School Stimulant Use as 'Socioeconomic Advantage'? Study Suggests It Could Be.
Whether your child's drug use is a path to jail or an edge for college may depend in part on your family income.
A new study in the American Sociological Review finds that middle and high school students from wealthier backgrounds are more likely than students in poverty to "selectively use stimulants only during the academic year," and they are most likely to do so in states with the most stringent academic accountability.
The use of prescription stimulants in response to academic pressure may be "a new pathway through which medical interventions may act as a resource for families of higher socioeconomic status to transmit educational advantages to their children, either intentionally or unwittingly," conclude the study's authors, Marissa D. King of the Yale School of Management, Jennifer Jennings of New York University, and Jason M. Fletcher of the University of Wisconsin-Madison.
While scientists have found no silver-bullet "smart drug," a wide array of different chemicals can be "nootropic," enhancing cognition by easing stress responses in challenging situations or boosting mental acuity after late-night study sessions. As I reported back in 2012, the use of stimulants like methylphenidate (the active ingredient in Ritalin) and modafinil (often known by the brand name Provigil) under legal but so-called "off-label" precriptions has been on the rise. Some students may use them to get high, but many others are using them to gain an academic edge—be it real or imagined. The study authors noted that those stimulants have been found to improve note-taking, quiz and test performance, homework completion, and even social skills among students with attention-deficit disorders—but also noted some evidence that stimulants can improve memory and learning in those without attention deficits.
That's where socioeconomic status and family responses to academic pressures start to play a role.
King, Jennings, and Fletcher analyzed the nearly 4 million patients ages 20 and younger who filled more than 15.7 million stimulant prescriptions from Sept. 1, 2007 to August 31, 2008. They also tracked low- and high-income students who were served by the same doctor, and cross-referenced the patients' home states and the intensity of their academic accountability systems.
The researchers found that while elementary school students typically fill prescriptions for stimulants like Ritalin year round, in middle and high school, students are 30 percent more likely to have a prescription filled during the school year than in summer.
"The mismatch between children's academic and social behaviors and the schooling environment is a strong driver of stimulant prescriptions," they found. The rate at which prescriptions were filled even suggested that students were taking the medicines during the school week but not neccessarily on weekends or holidays.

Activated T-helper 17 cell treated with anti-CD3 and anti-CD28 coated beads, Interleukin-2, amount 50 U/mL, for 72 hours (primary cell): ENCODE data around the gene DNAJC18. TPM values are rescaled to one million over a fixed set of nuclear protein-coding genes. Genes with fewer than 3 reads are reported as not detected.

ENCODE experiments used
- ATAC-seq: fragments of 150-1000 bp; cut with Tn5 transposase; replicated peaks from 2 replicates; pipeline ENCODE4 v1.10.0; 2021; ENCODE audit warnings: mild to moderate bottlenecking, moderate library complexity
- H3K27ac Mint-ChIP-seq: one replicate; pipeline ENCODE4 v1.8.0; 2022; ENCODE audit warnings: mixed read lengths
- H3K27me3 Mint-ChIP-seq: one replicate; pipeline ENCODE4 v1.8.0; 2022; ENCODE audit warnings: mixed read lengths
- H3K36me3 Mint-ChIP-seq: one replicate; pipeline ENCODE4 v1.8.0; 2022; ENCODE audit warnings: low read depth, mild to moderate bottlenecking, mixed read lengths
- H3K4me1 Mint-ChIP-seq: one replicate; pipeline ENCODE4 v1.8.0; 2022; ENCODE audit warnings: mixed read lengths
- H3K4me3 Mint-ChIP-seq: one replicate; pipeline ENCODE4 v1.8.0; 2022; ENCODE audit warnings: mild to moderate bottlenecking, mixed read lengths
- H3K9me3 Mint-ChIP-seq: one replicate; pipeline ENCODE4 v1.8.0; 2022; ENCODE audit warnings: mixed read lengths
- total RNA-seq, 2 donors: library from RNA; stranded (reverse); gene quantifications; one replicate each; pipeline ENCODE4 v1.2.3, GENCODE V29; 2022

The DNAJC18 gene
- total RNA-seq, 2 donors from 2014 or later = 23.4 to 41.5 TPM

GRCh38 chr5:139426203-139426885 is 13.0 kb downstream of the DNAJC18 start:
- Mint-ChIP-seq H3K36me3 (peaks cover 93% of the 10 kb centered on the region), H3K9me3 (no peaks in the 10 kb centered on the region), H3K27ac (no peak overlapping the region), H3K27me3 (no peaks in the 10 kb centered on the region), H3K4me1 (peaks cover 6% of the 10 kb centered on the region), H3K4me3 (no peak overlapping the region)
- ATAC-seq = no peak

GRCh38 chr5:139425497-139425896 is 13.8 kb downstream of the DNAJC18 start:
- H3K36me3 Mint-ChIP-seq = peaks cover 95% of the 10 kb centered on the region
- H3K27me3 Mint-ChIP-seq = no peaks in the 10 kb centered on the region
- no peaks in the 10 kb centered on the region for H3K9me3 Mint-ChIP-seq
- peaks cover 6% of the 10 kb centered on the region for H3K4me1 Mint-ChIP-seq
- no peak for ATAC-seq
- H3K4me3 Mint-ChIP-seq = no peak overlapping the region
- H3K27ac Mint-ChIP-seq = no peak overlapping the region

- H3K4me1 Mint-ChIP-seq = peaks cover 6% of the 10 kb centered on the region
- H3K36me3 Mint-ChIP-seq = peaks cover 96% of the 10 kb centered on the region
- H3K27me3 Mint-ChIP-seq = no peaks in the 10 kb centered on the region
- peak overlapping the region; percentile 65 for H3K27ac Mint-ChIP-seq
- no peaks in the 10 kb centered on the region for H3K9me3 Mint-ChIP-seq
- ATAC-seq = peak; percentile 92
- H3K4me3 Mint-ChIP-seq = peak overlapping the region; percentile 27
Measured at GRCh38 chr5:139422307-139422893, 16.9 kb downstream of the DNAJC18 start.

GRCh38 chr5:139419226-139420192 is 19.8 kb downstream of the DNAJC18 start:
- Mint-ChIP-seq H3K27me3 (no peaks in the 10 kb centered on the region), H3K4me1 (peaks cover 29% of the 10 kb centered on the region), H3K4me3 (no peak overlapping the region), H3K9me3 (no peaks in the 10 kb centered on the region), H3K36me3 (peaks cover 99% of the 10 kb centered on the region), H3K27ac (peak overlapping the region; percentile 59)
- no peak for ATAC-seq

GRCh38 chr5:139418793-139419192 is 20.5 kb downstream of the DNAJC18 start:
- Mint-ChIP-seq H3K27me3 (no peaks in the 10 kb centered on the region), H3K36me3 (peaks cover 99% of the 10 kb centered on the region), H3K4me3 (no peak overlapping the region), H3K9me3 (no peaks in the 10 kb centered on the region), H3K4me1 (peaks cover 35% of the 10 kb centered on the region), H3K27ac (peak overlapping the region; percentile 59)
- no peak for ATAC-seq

Moreover, the gap varied by students' family income. Teenagers from higher socioeconomic backgrounds—defined as those who used private insurance—were 36 percent more likely to fill a stimulant prescription in the school year than in the summer, while low-income students— those using public Medicaid or state Children's Health Insurance programs—were only 13 percent more likely to use stimulants in the academic year than in the summer. While some doctors do allow "drug holidays," some studies have found that parents often move students on and off of medication frequently and without first consulting a doctor. Moreover, the American Academy of Pediatrics notes, "These breaks may speak to a desire of parents or children to minimize the use of stimulants, but there is no reliable evidence indicating that the breaks are helpful or necessary from a medical point of view."
Those gaps remained even when high- and low-income students were served by the same doctor, and they got worse in states with high academic accountability, as defined by the Education Week Research Center's 2008 Quality Counts report.
Not 'For Fun'
These are prescription drugs, and the long-term impact of their use on children and teenagers, whose brains are still undergoing major changes, is nowhere near known. But doing drugs to do better in school, as opposed to using them for recreational purposes, doesn't get tracked in the same way, and doesn't seem to trigger the same alarm among even groups that generally oppose adolescent drug use.
For example, the most recent survey on adolescent drug use by the National Center on Addiction and Substance Abuse at Columbia University has an entire chapter devoted to academic performance and drugs, but it focuses on statistics on how students who have lower grades in school are more likely to drink alcohol or smoke tobacco or marijuana. As might be expected, when asked for "the most important problem facing people your age—that is, the thing which concerns you the most," the most common answer, given by a quarter of the respondents, was drug, alcohol or tobacco use—but, when asked for their biggest personal source of stress: 56 percent said "academics/doing well in school," another 3 percent said "balancing school and other activities," and 1 percent said "getting into college."
But all of the questions related to prescription-drug use clarify to students that they are talking about drugs used without a prescription, specifically to "get high." They were not asked about their or their friends' or peers' use of stimulants to perform better academically.
Chart Source: Yale, American Sociological Review